Following the excavations here it was possible to get to know the Edomites, who together with the Sidonians and Greeks who imported the Greek culture, created the cultural fusion known as Hellenistic. The Edomites spoke and wrote in Aramaic and the Phoenician population, mainly Sidonian and Greek, used the Greek language, which was the international language at that time.

Jonathan Hyrcanus the Hasmonean saw the territorial continuity between the mountain and the lowland plain as a vital matter for the integrity of his kingdom. In 112 BC he laid a siege to the city of Maresha. The result was known in advance in light of the Jewish force being far superior to the limited forces that were in Maresha.

Johnathan Hyrcanus, still outside the city walls, presented the foreign residents with three choices: die in battle, flee from the city without any possessions, or surrender and remain in the city under one small condition – they are required to convert! Based on what Josephus Flavius ​​wrote in his book Antiquities of the Jews, they can stay in the country if they are circumcised and they will follow the Jewish laws.

Based on his book, the Edomites accepted the request out of will and I quote “out of love for the land of their forefathers, took it upon themselves”. It is important for me to point out that there are different opinions by different historians regarding whether converting was forced on them, and also regarding how many decided to stay. The opinions and reasons are many and interesting, but we will not expand beyond what I have mentioned so far.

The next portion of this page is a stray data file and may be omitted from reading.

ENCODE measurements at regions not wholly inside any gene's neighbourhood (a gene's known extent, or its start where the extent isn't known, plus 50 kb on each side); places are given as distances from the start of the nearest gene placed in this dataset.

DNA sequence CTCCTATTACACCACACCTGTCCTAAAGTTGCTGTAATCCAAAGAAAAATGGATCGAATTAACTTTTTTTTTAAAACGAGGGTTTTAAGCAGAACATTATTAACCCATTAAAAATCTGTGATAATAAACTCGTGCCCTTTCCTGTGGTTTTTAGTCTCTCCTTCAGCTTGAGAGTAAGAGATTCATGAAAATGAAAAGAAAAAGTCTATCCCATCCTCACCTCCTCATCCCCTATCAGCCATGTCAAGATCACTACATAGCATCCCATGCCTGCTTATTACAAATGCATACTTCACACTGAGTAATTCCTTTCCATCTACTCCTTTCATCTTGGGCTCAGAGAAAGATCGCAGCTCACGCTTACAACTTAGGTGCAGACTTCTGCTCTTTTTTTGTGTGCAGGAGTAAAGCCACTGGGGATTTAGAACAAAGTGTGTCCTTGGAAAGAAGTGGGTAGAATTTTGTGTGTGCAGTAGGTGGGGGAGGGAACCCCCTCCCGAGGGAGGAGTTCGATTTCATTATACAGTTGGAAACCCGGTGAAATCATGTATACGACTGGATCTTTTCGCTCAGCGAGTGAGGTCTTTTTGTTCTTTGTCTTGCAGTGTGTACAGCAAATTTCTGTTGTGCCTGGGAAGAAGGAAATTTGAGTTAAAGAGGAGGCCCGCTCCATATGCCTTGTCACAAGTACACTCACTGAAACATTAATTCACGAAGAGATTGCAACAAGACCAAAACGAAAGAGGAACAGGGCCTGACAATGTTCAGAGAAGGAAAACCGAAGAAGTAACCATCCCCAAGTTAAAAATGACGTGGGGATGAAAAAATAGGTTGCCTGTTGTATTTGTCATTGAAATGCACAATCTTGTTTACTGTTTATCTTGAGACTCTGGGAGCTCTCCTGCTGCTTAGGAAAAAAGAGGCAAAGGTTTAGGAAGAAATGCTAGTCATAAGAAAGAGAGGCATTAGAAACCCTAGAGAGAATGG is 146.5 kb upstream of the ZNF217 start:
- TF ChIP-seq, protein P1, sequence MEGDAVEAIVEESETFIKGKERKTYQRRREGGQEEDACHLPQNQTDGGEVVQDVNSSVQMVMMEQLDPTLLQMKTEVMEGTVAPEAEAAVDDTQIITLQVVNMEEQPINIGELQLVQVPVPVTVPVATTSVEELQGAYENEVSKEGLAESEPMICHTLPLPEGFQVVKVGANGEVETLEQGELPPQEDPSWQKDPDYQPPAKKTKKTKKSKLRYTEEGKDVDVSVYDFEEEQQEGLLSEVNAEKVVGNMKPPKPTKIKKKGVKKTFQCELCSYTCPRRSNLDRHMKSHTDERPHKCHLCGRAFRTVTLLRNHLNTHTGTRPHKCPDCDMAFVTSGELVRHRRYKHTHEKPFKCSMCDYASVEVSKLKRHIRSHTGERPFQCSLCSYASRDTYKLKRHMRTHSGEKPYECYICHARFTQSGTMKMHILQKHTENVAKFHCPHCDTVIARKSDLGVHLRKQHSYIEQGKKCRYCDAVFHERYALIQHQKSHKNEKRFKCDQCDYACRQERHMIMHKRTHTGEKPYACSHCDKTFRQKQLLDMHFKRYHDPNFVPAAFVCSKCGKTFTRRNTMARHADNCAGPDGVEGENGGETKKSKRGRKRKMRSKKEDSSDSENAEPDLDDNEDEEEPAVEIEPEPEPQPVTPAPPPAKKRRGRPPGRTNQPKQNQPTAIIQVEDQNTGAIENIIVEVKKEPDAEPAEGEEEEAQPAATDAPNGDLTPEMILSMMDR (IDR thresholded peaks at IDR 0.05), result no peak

The outcome of the Hasmonean taking over the city, is that only the upper city survived, while the lower city was mostly destroyed. One more point – why did he even want to convert them? Well, John Hyrcanus wanted to add strength and power to the Hasmonean kingdom.

We entered a partially restored residential complex. This place was used as residential and for trading in the Hellenistic period. The ground floor covered 150 square meters and the rooms were built around a small central courtyard. Stairs led to the second floor. The walls of the house were preserved to a height of 1.5 m. Under the residence are cisterns that their water was collected in clay pipes and rainwater channels from the alleys, roofs and yards.

In the southwest corner room of the building, a stepped facility was revealed that resembles a purification facility. The use of water facilities for purification among the Sidonian or Edomite population is unusual, it is possible that this population also had purification customs such as baptism even before the conversion by Johnathan Hyrcanus, but it is more likely that the origin of this purification tradition is in the Jewish population that remained in the place and was part of the human mosaic in Maresha in the fourth to second centuries BC.

And to conclude, as usual, I have a question for you, one of the kings of Judah is known for his Edom origin – who was the king? The answer will appear at the end of the video.

How to get there?

Information Sources

  1. Book: Every Place and Site: A Guide to Every Place and Site in the Land of Israel, Publisher: Ministry of Defense
  2. Book: Antiquities of the Jews, Author: Flavius Josephus
  3. Biblical encyclopedia, Publisher: Bialik Institute-Jerusalem
  4. Qadmoniot: Magazine for the Antiquities of Eretz-Israel and Bible Lands No. 23/24 & 95/96, Publisher: Israel Exploration Society Jerusalem

Mention in the Bible

  1. Joshua chapter 15
  2. 2Chronicles Chapter 11